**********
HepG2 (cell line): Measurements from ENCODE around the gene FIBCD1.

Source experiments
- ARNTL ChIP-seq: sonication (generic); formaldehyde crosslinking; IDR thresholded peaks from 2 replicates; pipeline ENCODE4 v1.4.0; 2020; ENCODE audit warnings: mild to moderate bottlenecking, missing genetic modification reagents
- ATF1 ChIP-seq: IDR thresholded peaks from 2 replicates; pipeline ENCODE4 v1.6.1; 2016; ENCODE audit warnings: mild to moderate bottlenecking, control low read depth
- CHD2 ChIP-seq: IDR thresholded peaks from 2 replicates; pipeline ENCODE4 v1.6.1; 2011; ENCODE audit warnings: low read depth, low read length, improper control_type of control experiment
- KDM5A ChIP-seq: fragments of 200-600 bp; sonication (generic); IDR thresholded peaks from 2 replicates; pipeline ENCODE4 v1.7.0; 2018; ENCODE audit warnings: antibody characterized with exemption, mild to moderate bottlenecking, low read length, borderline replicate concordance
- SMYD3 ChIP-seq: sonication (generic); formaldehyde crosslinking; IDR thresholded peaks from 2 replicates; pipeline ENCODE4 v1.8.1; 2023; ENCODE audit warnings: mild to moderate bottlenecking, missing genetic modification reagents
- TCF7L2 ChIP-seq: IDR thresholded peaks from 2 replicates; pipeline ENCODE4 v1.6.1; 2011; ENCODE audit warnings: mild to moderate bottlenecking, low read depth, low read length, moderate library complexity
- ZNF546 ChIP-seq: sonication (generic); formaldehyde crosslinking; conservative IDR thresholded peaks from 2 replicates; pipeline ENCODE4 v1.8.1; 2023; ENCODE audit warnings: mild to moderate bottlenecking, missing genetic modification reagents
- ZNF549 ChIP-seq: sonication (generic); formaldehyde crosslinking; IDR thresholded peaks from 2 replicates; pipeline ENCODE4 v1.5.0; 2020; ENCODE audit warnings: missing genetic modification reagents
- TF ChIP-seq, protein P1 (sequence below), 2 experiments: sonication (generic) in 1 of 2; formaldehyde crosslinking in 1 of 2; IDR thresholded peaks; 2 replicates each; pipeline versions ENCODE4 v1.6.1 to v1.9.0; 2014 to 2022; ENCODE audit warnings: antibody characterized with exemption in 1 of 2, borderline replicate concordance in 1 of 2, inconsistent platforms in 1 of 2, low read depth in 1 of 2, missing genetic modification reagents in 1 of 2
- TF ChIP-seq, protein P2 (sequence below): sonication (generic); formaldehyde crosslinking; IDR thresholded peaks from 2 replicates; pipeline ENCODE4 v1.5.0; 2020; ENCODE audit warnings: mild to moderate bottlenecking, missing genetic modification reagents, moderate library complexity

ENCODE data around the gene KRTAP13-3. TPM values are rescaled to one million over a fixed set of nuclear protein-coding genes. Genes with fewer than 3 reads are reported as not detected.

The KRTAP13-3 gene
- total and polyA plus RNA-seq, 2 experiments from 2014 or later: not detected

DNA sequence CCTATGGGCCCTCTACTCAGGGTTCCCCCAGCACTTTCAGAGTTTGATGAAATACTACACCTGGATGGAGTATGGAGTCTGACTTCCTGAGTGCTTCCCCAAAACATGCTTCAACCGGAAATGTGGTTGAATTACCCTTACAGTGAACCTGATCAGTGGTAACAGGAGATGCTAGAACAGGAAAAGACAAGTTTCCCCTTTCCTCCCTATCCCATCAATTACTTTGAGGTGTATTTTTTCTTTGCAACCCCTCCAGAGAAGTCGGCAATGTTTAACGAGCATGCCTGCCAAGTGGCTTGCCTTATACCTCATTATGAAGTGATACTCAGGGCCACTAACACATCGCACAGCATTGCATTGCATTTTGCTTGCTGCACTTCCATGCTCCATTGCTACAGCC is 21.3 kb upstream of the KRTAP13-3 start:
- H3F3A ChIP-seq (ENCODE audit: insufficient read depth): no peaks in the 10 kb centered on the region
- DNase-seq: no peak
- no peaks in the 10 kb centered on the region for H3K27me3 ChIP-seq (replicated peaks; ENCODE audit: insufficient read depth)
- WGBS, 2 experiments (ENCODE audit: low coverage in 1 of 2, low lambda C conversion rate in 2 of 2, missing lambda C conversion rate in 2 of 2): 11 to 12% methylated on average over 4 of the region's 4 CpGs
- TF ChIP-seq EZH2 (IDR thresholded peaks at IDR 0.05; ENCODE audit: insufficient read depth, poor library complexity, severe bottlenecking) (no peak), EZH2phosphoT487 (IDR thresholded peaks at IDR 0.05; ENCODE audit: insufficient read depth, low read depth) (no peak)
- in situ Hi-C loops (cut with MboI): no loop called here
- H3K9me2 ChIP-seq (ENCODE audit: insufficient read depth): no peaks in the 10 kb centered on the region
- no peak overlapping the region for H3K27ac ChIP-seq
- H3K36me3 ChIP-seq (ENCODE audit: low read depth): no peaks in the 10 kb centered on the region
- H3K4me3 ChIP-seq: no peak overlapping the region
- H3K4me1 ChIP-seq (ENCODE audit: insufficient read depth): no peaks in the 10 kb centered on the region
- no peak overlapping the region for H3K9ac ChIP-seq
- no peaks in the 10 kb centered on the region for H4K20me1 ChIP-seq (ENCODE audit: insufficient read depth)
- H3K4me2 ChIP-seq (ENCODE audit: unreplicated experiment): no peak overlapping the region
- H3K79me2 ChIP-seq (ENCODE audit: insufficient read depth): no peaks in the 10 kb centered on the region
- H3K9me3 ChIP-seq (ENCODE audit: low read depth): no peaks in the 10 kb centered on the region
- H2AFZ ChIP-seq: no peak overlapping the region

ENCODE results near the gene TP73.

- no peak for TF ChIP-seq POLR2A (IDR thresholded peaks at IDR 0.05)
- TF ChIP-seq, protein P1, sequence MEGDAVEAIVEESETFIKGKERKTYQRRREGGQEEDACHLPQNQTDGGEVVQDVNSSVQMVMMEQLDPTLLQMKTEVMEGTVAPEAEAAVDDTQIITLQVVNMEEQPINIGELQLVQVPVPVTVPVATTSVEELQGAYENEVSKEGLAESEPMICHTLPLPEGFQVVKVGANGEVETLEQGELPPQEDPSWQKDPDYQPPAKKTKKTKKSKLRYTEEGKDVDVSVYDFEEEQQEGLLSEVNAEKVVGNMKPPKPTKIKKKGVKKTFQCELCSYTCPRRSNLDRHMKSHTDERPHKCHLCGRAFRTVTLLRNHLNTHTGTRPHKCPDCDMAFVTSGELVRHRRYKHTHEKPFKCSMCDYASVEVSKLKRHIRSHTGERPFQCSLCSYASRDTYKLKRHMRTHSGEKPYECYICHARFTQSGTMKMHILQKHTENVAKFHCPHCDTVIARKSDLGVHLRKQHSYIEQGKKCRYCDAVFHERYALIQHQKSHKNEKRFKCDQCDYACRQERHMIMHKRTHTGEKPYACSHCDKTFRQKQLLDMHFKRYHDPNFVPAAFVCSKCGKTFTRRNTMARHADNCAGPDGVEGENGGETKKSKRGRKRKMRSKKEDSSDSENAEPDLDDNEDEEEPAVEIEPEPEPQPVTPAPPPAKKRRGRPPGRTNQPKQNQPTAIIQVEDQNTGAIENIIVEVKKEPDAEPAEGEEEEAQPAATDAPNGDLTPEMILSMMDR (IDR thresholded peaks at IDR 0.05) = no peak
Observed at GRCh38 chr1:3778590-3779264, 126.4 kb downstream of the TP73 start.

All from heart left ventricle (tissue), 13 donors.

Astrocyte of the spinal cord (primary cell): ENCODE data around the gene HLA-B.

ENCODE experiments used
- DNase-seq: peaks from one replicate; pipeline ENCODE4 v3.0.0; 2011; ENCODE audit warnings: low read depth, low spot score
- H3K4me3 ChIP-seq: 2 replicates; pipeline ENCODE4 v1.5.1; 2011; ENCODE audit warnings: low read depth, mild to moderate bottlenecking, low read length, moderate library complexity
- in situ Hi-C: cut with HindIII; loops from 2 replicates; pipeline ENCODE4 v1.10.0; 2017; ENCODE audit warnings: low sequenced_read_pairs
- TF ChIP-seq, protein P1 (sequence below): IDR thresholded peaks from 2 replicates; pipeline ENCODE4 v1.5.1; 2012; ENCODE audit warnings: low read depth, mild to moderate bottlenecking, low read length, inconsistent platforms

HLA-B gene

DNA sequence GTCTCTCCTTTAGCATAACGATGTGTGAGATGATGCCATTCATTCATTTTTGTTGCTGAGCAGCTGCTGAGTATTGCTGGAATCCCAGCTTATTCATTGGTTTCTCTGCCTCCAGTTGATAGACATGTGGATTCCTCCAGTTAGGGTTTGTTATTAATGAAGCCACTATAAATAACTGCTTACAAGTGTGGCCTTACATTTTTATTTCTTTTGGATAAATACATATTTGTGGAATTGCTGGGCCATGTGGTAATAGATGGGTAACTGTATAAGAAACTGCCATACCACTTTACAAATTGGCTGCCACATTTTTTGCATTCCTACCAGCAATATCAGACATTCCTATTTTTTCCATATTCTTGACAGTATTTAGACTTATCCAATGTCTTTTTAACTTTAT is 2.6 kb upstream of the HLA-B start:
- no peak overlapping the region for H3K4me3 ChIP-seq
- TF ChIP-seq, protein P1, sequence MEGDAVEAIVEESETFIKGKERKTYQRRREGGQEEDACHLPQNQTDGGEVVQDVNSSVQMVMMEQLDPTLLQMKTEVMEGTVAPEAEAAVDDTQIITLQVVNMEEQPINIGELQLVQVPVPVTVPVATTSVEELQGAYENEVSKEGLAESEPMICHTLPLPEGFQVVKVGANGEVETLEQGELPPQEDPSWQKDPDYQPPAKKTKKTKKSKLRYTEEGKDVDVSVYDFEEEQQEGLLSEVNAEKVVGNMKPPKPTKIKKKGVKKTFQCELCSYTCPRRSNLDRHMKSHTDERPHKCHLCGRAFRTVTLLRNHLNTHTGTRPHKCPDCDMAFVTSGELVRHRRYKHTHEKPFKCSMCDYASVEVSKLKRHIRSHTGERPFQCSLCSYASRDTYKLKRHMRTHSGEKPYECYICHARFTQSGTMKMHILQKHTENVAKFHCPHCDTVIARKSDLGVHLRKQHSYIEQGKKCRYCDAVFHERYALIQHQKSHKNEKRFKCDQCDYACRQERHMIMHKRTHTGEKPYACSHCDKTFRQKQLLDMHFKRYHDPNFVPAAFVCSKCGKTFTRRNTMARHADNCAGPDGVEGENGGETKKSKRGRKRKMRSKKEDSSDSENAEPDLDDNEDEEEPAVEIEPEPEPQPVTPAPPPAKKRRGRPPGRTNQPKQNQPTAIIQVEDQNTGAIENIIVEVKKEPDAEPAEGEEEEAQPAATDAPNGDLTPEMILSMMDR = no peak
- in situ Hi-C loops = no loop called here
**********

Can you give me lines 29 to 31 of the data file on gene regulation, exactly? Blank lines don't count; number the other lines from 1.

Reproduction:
- no peaks in the 10 kb centered on the region for H4K20me1 ChIP-seq (ENCODE audit: insufficient read depth)
- H3K4me2 ChIP-seq (ENCODE audit: unreplicated experiment): no peak overlapping the region
- H3K79me2 ChIP-seq (ENCODE audit: insufficient read depth): no peaks in the 10 kb centered on the region